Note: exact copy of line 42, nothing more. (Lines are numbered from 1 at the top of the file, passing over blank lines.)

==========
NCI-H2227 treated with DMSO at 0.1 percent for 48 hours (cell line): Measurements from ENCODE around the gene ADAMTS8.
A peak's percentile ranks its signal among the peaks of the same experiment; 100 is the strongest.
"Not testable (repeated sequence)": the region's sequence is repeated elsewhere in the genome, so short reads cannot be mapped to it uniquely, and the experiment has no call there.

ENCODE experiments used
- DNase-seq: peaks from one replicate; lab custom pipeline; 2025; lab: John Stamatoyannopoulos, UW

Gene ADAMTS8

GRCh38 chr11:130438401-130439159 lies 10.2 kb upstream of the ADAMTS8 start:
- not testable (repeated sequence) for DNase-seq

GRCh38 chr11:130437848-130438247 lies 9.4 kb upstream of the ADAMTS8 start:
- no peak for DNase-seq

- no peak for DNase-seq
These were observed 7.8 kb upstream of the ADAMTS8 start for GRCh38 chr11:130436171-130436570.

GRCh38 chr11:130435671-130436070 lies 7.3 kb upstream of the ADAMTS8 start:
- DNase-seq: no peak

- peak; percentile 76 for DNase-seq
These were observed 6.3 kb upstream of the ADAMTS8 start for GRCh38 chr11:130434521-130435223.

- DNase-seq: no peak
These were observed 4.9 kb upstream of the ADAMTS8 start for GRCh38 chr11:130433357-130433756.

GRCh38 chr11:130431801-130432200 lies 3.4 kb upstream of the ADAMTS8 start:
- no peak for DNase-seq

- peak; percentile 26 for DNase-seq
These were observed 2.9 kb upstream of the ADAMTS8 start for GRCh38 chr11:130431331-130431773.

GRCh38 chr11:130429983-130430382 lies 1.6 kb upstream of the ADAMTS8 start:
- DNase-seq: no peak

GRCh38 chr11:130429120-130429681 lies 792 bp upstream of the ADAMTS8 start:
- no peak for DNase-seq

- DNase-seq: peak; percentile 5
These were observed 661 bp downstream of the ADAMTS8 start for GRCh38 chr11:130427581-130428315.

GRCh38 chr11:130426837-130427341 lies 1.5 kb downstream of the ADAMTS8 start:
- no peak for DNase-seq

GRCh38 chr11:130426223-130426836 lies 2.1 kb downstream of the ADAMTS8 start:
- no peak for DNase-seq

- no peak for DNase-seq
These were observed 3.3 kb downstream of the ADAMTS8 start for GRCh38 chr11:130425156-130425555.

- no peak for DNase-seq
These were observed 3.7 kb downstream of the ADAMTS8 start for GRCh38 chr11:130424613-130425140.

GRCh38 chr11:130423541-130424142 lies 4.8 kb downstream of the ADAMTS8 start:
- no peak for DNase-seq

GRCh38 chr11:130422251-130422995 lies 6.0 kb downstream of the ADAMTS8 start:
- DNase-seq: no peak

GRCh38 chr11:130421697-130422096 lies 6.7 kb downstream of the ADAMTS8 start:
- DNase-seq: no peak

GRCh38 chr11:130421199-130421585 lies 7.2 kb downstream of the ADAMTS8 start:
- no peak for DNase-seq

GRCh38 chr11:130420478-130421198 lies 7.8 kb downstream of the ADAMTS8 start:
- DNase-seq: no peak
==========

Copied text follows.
- DNase-seq: no peak